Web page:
A Russian court has dismissed an appeal supporting the ban of an edition of the Hindu holy book Bhagavad Gita As It Is , in a case that triggered protests in India. The book is a used by the Hare Krishna movement.
In December, a court
in the Siberian city of Tomsk had rejected a plea by prosecutors to rule the edition to be "extremist" and therefore banned.
Prosecutors had filed an appeal in the higher court against the decision and so as to re-impose the ban.
The controversial commentary on the text was written by A C Bhaktivedanta Swami Prabhupada, the founder of the Hare Krishna movement. Followers in Russia saw the case as part of efforts by the Russian Orthodox Church to restrict their activities.
The Bhagvad Gita, one of the most popular texts for Hindus, takes the form of a conversation between the god Krishna and prince Arjuna.
Prosecutors in Tomsk are seeking through the courts to have the Russian translation of the most important work for Hare Krishna devotees, the Bhagavad-Gita As it Is , declared "extremist" and placed on the Federal List of Extremist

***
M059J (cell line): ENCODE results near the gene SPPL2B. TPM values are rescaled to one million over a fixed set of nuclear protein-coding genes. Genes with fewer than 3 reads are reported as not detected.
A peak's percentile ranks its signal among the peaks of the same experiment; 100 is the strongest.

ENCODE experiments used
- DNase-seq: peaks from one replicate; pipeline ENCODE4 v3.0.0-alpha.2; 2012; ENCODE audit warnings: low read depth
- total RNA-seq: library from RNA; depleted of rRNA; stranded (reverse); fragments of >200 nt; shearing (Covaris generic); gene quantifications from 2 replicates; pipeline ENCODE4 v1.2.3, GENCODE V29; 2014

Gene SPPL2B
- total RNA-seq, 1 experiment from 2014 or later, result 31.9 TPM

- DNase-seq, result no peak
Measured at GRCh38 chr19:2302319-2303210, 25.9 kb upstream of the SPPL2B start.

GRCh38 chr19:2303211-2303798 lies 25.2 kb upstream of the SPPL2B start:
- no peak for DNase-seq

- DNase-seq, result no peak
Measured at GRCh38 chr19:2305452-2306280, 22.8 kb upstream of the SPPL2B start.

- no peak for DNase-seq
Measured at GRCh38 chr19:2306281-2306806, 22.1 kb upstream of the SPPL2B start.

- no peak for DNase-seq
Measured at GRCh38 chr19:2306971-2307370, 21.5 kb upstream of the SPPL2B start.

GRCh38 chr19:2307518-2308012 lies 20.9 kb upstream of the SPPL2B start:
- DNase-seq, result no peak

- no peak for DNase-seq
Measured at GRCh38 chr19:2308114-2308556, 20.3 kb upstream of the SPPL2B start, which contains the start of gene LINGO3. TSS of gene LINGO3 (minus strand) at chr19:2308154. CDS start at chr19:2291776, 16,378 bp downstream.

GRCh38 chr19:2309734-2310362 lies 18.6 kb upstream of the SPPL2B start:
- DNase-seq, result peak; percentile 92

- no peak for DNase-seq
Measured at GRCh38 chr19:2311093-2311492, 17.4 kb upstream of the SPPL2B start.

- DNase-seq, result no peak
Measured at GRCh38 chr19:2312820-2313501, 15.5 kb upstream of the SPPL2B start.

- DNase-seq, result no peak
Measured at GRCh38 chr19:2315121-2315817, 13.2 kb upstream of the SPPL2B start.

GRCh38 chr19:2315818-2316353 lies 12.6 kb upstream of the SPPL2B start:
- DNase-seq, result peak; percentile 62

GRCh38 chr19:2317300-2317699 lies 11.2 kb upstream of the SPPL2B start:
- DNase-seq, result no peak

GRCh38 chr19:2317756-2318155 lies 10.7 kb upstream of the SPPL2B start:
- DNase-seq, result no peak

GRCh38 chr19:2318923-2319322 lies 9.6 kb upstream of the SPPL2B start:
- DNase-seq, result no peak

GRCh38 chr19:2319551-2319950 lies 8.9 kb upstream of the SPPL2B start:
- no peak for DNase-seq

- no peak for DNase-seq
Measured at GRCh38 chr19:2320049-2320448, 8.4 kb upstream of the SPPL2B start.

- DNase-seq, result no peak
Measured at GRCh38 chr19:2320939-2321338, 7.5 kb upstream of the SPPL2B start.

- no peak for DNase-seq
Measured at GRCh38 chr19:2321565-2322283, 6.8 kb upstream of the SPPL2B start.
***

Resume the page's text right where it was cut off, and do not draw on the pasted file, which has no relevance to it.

An 'expert' analysis completed in October 2010 by three academics at Tomsk State University, Sergei Avanesov, Valeri Svistunov and Valeri Naumov, found that the book contains signs of incitement of religious hatred and humiliation of
an individual based on gender, race, ethnicity, language, origin or attitude to religion .
The analysis claimed the book humiliated those who did not believe in or even know about Krishna or follow Krishna's teachings. It claimed that the
author propagated the exclusivity and superiority of his faith and was hostile, insulting and humiliating about other faiths [Just like any other supposedly holy book then] . It also claimed that the author called for
hostile or violent acts against women and non-Hare Krishna devotees.
This case is more than important for us - it is vital, Hare Krishna lawyer Mikhail Frolov told Forum 18: This is the most important development in the whole history of
our movement in Russia. They are trying not just to declare our book extremist, but our religious teaching also. If they succeed, our community throughout Russia could be declared extremist.
Meanwhile, an appeal court in Dagestan, while
upholding a three-year suspended prison term on Ziyavdin Dapayev, has ruled that works by the late Muslim theologian Said Nursi should be handed to the Dagestan Muslim Board for a decision on the question of the destruction of the banned books and